I can't really believe though that the sexually active women on campus are, for the most part, happy about it. Why? Hooking up primarily benefits guys. Quick sex. No reprocussions. No commitment. And the women wonder why the guys aren't there when they are ready to settle down, get married, and have kids? Why should they be? They are getting what they want with no strings attached. Add to this that as far as I have been able to tell, quick, uncommitted sex, is much more enjoyable for guys than it is for gals. At least the women I have know well have really only grown to really like sex when they become comfortable in a long term relationship. So, realistically, if women were as smart as we all give them credit for, most of them would be virgins in college.
Incredible. A raging cultural war thread about the abuse of virgins on College Campuses, with the righteous inveighing against the persecution of the chaste by the intolerant hypocrites of political correctness. We are informed that nothing less than the fate of "the West" hangs in the balance.Call me old fashioned but I thought I should go back and read the piece that started this tsouris. I discovered something amazing. Nowhere in the entire piece did the writer cite a single instance of behaviour to support her contentions. Not one example. Just a generalized claim with no evidence.That's right. For all the rhetorical brandishing of dildos and bondage gear seen here, there is not a single instance, documented or anecdotal, of hostility towards virgins related in the piece. The best that the author can come up with is a hypothetical. She feels certain that a pro-abstinence student group would not receive the positive response given to some existing sex positive outfit which, she helpfully informs us, receives student funds.Anyone care to guess what the author would accept as a sign that the University is not hostile to her organization? One thing that clearly hasn't changed since my time in College is the nature of campus politicos.Not only does this piece fail to substantiate anything about attitudes towards virginity in Colleges as whole, it doesn't have anything substantial to say about conditions at Princeton either.Its hardly a question of accepting or rejecting the author's experience. She hasn't bothered to share her experiences, just her opinions.As for the attempt to equate this presumed hostility towards virgins with homophobia, show me a pattern of physical assaults up to and including murder that target the chaste and I'll be willing to entertain the notion.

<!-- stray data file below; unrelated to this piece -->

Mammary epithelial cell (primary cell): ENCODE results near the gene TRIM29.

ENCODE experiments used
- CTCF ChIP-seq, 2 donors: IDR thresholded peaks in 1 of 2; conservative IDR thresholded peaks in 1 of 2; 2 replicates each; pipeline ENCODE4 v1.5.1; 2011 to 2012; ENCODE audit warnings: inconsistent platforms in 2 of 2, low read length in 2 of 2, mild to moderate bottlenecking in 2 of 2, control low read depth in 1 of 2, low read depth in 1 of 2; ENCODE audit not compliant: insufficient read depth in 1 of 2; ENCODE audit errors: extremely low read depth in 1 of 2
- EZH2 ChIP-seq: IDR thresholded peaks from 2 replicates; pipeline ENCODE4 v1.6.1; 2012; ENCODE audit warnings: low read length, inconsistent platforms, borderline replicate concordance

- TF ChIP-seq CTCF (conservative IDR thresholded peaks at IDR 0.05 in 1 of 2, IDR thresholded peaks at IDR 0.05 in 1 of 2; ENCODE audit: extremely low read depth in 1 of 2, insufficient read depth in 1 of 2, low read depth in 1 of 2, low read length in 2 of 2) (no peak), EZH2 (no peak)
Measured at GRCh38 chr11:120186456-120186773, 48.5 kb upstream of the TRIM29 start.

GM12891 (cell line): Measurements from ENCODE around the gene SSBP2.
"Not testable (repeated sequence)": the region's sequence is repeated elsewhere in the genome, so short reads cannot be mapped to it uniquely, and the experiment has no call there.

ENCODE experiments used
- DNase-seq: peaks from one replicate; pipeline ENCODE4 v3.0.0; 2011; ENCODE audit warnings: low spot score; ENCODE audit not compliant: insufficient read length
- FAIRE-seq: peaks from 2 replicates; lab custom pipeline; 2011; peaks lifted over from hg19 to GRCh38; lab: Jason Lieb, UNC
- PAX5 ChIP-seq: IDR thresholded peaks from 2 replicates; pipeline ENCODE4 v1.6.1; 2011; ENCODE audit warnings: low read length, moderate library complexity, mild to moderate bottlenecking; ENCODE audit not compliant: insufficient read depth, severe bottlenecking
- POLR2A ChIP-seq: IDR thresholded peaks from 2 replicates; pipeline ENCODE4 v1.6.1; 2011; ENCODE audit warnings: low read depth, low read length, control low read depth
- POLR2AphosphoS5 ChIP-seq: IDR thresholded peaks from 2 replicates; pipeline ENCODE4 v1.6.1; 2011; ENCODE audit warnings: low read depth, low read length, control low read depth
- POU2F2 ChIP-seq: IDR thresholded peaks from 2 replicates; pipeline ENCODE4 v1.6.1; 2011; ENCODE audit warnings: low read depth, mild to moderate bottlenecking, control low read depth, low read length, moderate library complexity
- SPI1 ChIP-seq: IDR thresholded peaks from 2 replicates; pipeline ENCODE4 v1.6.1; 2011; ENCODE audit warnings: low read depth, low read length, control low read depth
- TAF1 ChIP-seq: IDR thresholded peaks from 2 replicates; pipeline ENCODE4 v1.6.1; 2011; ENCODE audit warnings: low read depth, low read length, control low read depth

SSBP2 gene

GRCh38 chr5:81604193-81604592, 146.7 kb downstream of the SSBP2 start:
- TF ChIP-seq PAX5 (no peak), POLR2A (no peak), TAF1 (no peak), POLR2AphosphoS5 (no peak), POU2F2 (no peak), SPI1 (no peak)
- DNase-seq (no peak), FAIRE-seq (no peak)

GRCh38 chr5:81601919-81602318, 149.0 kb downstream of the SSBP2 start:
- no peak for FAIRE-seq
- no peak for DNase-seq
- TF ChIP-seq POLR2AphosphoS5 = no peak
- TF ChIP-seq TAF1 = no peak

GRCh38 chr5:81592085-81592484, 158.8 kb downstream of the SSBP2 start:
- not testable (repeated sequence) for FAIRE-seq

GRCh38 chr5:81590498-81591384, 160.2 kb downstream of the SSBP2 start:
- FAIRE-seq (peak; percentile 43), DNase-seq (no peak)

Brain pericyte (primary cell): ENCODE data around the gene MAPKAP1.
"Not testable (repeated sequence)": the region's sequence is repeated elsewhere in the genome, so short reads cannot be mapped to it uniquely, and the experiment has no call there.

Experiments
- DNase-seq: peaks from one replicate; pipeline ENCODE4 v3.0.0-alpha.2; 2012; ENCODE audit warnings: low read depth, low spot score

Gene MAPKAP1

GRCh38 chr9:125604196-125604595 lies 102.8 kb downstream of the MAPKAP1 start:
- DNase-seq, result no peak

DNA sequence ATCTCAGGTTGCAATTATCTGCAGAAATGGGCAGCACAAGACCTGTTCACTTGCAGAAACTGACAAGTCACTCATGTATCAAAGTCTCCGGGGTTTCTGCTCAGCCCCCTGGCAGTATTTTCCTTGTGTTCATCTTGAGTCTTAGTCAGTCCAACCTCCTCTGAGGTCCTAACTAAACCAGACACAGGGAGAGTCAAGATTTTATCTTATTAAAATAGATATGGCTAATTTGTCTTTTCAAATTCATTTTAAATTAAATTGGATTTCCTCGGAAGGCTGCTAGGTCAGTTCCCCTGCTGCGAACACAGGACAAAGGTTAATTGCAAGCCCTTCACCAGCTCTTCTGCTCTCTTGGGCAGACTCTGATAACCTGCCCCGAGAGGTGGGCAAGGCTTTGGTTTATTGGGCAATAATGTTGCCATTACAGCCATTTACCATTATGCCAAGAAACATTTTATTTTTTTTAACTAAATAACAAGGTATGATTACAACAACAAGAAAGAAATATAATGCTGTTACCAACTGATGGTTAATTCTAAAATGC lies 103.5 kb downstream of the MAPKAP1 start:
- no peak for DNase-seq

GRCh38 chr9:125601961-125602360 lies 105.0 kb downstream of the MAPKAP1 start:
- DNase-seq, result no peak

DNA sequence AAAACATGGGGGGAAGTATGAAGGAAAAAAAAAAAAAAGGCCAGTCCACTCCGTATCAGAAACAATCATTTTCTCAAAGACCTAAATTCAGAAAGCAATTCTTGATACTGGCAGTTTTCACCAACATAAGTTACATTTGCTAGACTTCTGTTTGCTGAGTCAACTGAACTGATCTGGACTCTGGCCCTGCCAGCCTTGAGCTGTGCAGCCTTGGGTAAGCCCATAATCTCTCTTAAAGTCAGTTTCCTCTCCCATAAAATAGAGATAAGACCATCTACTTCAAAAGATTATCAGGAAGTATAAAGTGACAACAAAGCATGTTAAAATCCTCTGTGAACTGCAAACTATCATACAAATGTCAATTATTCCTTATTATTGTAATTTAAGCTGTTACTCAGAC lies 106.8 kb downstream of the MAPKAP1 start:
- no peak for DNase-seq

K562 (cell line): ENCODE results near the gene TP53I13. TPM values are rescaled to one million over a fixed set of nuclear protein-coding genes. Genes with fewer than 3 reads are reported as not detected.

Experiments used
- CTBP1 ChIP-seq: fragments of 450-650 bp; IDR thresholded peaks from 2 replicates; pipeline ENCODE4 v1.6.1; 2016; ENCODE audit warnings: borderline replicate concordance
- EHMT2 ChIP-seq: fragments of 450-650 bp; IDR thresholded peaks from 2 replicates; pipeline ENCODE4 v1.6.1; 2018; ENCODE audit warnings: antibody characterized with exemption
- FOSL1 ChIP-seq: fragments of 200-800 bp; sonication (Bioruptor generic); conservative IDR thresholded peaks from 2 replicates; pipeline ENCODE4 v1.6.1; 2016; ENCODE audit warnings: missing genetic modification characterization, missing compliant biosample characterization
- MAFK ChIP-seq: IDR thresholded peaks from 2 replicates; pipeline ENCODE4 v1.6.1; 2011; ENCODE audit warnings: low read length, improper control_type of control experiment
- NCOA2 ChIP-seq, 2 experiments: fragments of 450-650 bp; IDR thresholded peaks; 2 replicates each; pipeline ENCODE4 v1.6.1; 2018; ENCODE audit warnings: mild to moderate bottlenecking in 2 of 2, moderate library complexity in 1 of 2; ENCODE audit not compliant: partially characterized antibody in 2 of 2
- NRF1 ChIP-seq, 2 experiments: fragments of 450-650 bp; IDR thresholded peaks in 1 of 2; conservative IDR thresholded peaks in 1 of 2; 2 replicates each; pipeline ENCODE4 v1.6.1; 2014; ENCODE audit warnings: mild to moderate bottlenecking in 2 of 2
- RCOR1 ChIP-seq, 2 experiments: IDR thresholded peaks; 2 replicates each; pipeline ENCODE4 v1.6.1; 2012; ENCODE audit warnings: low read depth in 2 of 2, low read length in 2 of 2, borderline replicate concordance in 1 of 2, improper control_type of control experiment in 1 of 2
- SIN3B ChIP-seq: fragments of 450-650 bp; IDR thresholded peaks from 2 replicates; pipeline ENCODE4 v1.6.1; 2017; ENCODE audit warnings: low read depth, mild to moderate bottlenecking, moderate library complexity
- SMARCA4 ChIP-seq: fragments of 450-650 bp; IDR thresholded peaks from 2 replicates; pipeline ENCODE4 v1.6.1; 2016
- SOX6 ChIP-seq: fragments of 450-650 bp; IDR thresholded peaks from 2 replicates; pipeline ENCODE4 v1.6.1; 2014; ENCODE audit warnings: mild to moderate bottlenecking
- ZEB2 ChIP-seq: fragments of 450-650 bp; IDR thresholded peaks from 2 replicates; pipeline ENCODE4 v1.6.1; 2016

Bruce Hayden wrote: "Add to this that as far as I have been able to tell, quick, uncommitted sex, is much more enjoyable for guys than it is for gals. At least the women I have know well have really only grown to really like sex when they become comfortable in a long term relationship." Come on! Since it's possible to extrapolate your attitude to an uncommitted roll in the hay from several million miles away, I figure your sample of confessionally chatty ladies may not be quite as diverse as you imagine.At least Kinsey, for all his faults, never underestimated the importance of a neutral interviewer to cut through the poppycock talked about sex.